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Asbestos use is not banned in most of the world. However, in countries with an asbestos ban in place, removal of past uses is ongoing and continues to expose workers to the mineral. For example, asbestos use was banned in Poland in 1997. Today, the country focuses on asbestos removal efforts. Government-owned asbestos plants processed more than 80% of all asbestos used in Poland. The plants primarily manufactured chrysotile asbestos cement, which is a focus of removal efforts today.

A Polish study found when workers remove asbestos cement sheets, the concentration of asbestos fibers in the air commonly exceeds legal limits. Researchers analyzed 153 air samples taken during the asbestos removal process. They discovered that in 93% of workspaces studied, asbestos concentrations were at dangerous levels. Employees repeatedly working in these conditions are at an increased risk of developing asbestos-related diseases.


Removal of Asbestos Products Continues to Expose Workers

Asbestos was used worldwide in construction because of its durability and heat- and fire-resistant capabilities. As such, asbestos removal continues to be a top priority for old buildings, homes and schools. Removal by professionals is critical to help prevent and limit exposures. However, air samples collected at asbestos removal jobsites at residential buildings and industrial cooling towers indicated dangerous concentrations of asbestos fibers.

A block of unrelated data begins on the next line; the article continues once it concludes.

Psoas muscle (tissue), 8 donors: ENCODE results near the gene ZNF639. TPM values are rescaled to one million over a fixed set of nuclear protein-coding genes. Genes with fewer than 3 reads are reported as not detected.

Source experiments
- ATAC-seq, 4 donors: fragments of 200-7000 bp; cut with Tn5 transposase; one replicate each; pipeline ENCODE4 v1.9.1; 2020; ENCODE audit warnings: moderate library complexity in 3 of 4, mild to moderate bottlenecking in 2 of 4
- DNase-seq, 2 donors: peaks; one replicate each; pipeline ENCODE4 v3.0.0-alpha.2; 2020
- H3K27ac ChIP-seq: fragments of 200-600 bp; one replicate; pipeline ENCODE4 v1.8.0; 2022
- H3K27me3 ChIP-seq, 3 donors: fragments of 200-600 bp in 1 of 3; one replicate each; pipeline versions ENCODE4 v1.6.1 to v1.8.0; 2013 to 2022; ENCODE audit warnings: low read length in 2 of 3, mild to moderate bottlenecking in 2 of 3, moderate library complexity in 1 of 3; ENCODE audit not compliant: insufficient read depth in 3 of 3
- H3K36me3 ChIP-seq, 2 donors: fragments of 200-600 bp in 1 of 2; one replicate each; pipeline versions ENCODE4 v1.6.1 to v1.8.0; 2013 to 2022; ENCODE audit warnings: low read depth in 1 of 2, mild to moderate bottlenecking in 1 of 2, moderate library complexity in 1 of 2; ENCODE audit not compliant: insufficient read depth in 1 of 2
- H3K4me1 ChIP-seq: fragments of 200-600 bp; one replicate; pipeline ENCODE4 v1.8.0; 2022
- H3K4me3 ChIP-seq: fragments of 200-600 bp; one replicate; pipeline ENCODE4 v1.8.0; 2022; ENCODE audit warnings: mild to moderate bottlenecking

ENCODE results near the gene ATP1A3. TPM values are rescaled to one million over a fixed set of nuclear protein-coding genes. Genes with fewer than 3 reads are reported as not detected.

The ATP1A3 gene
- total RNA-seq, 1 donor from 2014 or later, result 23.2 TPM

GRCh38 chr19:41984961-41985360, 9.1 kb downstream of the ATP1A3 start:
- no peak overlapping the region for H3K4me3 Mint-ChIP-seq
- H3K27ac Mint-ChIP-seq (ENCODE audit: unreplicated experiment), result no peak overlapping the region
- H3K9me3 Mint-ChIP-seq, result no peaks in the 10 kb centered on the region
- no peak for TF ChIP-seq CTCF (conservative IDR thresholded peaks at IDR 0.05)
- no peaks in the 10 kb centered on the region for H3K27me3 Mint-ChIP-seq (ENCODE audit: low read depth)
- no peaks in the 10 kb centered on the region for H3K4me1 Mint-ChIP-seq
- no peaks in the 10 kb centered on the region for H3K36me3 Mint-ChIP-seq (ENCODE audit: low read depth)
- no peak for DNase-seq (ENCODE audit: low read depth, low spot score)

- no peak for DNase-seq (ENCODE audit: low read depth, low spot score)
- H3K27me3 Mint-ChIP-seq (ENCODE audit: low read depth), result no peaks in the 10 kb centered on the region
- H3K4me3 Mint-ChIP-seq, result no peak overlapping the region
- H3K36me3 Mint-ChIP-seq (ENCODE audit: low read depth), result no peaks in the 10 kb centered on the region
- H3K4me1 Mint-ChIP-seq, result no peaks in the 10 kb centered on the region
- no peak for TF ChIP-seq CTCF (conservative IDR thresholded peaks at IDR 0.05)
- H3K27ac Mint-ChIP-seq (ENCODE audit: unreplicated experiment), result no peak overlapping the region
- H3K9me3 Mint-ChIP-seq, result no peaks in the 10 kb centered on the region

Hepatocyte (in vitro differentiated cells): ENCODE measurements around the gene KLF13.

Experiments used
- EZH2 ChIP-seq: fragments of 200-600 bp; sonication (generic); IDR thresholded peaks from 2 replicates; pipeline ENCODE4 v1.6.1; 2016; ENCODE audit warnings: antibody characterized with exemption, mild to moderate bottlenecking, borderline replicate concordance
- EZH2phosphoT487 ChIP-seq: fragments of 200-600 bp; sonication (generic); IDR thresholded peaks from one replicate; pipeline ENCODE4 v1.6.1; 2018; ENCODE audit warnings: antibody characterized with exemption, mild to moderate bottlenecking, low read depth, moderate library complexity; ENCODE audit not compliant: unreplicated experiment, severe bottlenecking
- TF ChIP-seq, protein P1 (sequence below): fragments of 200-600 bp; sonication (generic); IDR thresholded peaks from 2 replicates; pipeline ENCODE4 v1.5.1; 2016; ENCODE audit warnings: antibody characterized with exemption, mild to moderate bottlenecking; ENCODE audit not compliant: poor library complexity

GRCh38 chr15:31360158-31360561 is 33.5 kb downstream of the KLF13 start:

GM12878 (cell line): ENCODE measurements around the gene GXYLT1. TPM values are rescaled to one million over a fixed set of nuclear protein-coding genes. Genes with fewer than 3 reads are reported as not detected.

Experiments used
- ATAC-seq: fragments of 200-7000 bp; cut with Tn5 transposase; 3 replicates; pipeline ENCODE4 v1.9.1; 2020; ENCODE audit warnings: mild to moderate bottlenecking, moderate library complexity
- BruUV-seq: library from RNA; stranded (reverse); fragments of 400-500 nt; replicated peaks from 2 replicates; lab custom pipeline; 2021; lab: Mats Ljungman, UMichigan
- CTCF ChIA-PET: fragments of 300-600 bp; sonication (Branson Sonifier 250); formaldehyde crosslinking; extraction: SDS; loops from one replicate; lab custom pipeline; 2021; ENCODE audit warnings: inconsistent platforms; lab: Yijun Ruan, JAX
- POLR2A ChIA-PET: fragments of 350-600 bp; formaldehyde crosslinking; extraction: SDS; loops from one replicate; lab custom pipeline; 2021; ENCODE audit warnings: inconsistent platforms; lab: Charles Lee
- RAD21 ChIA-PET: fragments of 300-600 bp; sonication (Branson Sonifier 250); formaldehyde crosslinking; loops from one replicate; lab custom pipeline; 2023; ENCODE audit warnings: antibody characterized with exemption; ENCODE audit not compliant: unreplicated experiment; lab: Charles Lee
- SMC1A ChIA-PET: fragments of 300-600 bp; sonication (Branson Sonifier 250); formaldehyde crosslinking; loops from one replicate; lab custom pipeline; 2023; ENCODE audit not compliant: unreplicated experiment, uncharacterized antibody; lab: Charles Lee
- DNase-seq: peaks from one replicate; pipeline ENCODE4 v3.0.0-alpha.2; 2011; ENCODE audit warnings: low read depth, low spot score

In a 2019 retrospective study, researchers analyzed data collected from 2000 to 2005. Researchers studied 76 air samples from residential buildings undergoing removal of asbestos cement sheets. This data was compared to another 77 air samples collected at industrial cooling towers undergoing similar asbestos cement removal.

The asbestos cement sheets in the residential spaces appeared to be in better condition prior to removal, with no damage visible to the naked eye. However, these sheets were attached to wooden scaffolds with wooden planks that did show heavy damage.

The asbestos cement sheets in the cooling towers appeared corroded and damaged from being continuously washed with hot water. Researchers noted the corroded cement sheets from the cooling towers cracked upon removal.

Previous research suggests damaged asbestos products, such as the sheets in the cooling tower, can lead to higher concentrations of released fibers in the air. However, the study found workers at the residential facility were exposed to higher concentrations of asbestos fibers than those removing the damaged sheets in the cooling towers.

Analysis of Air Samples at the Jobsites

When analyzing the air samples, researchers found the airborne asbestos fibers collected at both jobsites were short and thin.

The asbestos cement at the residential facility contained:

  • 10 – 12% chrysotile asbestos

The asbestos cement sheets at the industrial cooling towers contained two types of asbestos fibers. The cooling tower asbestos cement was composed of:

  • 10% chrysotile asbestos
  • 3% crocidolite asbestos

Chrysotile asbestos is the most common type of asbestos used in developed countries. Studies have found between 90 – 95% of all asbestos present in buildings today is comprised of these asbestos fibers.